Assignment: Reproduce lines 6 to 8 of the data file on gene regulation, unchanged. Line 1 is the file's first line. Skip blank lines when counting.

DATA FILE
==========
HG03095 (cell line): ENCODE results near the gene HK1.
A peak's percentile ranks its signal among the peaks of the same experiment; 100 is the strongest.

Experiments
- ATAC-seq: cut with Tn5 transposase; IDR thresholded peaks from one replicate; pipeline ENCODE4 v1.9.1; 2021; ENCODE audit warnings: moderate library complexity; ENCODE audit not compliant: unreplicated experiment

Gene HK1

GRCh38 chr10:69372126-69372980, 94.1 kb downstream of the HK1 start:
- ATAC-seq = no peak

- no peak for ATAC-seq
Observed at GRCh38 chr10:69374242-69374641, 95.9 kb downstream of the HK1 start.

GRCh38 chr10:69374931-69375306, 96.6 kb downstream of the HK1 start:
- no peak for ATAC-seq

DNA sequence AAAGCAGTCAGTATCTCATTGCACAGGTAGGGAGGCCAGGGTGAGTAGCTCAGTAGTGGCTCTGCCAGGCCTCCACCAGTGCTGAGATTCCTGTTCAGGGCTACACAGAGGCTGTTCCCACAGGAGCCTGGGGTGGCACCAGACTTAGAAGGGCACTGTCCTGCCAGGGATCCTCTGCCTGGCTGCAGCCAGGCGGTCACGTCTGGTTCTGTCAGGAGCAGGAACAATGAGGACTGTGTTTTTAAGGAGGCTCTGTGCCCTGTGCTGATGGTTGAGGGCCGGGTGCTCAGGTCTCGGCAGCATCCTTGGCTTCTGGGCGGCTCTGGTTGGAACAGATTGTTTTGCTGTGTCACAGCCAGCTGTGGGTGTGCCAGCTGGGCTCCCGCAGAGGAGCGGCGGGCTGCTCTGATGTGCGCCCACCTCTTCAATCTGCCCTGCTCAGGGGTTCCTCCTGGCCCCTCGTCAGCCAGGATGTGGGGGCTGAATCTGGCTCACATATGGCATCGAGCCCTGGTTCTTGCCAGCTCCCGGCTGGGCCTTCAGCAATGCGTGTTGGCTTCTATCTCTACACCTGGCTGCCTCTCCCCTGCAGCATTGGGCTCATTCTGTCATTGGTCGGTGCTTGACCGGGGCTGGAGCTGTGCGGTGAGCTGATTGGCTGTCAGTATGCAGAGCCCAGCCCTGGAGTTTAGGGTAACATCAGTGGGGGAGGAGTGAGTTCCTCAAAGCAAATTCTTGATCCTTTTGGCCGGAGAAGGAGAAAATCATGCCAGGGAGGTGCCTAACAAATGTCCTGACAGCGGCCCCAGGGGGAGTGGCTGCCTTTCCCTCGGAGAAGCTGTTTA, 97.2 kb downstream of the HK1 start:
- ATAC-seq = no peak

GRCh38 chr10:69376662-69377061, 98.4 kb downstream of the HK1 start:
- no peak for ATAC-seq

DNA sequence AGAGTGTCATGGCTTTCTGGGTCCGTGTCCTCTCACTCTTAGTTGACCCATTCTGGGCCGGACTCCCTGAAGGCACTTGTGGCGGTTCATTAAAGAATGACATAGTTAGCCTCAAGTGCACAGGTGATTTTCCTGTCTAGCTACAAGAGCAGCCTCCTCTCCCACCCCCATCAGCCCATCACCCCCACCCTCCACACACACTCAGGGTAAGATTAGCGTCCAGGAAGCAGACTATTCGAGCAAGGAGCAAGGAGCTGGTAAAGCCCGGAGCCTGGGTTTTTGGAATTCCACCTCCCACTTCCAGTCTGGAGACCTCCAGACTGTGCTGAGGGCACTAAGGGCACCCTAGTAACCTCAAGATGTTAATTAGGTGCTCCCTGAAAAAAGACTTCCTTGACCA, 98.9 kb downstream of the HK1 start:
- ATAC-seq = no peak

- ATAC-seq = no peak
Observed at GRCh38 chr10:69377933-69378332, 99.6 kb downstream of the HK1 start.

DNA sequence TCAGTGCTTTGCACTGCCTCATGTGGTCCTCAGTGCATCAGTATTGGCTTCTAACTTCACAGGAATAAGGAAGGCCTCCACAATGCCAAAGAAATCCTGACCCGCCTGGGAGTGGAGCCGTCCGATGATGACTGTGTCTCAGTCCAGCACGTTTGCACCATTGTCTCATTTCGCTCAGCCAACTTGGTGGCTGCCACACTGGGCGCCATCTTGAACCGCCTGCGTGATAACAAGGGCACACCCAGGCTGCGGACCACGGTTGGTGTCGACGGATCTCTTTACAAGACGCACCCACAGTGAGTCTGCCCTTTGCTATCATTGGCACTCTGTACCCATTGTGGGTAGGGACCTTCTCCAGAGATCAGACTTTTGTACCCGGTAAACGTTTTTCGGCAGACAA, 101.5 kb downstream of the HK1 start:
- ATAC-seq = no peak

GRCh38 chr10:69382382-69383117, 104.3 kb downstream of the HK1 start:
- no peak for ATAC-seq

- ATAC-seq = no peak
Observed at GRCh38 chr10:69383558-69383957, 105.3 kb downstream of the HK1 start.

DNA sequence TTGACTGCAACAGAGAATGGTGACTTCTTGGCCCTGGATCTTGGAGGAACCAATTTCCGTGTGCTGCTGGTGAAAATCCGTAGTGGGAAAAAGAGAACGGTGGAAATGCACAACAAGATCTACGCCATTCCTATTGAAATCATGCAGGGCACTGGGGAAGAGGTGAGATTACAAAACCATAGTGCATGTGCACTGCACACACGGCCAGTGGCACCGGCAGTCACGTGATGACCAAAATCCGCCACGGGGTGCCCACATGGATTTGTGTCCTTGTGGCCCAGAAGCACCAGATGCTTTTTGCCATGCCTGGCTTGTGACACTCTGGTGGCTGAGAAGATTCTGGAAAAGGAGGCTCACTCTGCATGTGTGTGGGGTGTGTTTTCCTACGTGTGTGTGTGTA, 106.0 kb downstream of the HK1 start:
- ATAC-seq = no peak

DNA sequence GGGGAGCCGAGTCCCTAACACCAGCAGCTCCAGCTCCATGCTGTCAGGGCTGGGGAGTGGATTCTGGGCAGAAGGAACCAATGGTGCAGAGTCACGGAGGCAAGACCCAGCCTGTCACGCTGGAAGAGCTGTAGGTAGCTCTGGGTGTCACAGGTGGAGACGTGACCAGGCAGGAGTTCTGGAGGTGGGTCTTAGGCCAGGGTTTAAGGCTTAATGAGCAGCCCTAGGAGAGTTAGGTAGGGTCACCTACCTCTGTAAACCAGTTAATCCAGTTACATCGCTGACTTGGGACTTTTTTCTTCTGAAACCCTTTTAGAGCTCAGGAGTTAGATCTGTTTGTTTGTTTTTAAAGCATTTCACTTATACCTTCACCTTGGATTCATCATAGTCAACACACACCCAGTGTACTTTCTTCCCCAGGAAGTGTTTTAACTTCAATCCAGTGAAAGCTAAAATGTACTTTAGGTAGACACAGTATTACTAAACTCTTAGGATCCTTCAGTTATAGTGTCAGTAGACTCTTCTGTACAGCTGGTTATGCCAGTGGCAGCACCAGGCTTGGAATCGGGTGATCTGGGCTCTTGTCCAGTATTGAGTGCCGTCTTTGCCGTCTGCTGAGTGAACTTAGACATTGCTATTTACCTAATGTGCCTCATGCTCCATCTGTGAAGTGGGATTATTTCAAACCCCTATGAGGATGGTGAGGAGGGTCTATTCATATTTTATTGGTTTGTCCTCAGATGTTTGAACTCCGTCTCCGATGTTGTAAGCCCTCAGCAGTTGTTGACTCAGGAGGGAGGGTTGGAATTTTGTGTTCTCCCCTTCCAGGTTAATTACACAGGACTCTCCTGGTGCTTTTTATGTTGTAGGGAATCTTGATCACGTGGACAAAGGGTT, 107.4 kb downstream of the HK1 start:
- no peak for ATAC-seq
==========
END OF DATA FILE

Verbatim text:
GRCh38 chr10:69372126-69372980, 94.1 kb downstream of the HK1 start:
- ATAC-seq = no peak

- no peak for ATAC-seq